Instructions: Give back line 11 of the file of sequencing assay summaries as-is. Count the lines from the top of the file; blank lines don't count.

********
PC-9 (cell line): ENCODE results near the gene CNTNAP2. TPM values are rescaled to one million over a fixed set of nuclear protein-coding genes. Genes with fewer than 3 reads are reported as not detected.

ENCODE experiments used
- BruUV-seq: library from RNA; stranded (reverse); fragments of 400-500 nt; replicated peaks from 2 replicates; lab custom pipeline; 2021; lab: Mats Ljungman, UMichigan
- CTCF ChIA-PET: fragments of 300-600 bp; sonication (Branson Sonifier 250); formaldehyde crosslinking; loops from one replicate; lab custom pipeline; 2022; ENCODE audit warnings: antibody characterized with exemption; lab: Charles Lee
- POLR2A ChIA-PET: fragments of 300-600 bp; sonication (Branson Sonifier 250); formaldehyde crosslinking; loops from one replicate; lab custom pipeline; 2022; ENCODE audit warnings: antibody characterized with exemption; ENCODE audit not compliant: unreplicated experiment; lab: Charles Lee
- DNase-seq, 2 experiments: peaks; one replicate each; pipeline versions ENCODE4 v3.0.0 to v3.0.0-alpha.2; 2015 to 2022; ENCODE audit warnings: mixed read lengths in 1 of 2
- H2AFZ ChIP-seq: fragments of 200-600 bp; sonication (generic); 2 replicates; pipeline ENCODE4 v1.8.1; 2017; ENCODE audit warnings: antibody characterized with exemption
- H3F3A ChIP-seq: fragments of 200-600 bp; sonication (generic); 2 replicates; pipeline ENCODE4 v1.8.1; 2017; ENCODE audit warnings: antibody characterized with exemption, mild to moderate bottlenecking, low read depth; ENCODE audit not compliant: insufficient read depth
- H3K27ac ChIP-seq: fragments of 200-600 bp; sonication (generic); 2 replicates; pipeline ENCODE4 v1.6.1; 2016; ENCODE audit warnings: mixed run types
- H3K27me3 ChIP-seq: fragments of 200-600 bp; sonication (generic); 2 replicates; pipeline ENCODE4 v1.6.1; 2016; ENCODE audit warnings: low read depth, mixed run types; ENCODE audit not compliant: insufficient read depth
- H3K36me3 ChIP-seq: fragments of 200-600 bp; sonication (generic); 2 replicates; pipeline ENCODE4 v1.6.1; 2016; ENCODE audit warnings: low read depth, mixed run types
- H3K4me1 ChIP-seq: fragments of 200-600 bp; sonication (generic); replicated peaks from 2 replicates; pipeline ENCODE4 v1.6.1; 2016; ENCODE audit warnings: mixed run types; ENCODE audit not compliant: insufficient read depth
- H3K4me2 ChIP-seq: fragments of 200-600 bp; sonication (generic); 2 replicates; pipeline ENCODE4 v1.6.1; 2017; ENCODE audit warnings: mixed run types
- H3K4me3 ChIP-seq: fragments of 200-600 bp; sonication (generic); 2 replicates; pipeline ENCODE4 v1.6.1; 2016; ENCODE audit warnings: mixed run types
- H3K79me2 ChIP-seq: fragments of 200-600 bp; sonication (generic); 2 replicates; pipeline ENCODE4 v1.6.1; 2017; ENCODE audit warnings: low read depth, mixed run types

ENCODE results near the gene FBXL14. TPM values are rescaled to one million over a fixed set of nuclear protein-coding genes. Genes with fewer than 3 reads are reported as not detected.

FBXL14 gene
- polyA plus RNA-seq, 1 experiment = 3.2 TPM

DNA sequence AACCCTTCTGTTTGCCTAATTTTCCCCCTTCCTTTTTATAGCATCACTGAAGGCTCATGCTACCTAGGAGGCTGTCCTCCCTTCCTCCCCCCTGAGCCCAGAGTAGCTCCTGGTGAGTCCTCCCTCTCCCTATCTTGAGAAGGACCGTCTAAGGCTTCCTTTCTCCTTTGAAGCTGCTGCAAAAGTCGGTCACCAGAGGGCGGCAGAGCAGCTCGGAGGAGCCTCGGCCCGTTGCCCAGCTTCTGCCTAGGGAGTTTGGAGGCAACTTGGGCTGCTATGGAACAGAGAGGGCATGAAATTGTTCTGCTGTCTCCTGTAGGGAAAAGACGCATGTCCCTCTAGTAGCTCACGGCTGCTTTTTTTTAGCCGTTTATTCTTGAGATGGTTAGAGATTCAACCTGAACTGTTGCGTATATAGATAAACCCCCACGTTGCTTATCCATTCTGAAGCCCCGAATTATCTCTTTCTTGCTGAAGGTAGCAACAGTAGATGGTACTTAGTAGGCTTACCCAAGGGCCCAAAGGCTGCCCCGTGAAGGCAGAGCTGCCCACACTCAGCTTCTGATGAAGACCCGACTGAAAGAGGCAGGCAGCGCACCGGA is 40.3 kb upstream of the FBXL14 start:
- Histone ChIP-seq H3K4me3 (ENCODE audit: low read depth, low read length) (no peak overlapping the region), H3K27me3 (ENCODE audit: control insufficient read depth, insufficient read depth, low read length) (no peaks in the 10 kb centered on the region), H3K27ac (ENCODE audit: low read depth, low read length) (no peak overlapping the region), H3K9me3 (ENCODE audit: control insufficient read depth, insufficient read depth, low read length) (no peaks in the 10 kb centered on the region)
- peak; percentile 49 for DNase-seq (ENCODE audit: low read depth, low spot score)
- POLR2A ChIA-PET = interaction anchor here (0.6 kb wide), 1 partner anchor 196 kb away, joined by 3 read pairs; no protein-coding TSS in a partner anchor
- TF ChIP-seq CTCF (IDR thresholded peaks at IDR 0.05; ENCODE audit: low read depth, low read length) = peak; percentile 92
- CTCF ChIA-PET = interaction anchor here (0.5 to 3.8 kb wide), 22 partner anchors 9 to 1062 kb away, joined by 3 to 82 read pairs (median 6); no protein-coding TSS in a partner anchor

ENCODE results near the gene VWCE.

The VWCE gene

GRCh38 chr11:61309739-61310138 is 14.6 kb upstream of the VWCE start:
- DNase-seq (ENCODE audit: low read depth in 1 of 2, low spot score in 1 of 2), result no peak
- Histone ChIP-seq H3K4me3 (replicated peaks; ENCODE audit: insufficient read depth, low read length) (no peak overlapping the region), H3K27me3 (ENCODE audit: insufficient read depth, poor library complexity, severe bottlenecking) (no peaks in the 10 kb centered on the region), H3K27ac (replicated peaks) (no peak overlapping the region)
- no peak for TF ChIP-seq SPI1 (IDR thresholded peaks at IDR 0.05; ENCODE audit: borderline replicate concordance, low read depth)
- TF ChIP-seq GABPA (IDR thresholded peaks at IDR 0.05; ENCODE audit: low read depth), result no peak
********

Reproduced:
- H3K36me3 ChIP-seq: fragments of 200-600 bp; sonication (generic); 2 replicates; pipeline ENCODE4 v1.6.1; 2016; ENCODE audit warnings: low read depth, mixed run types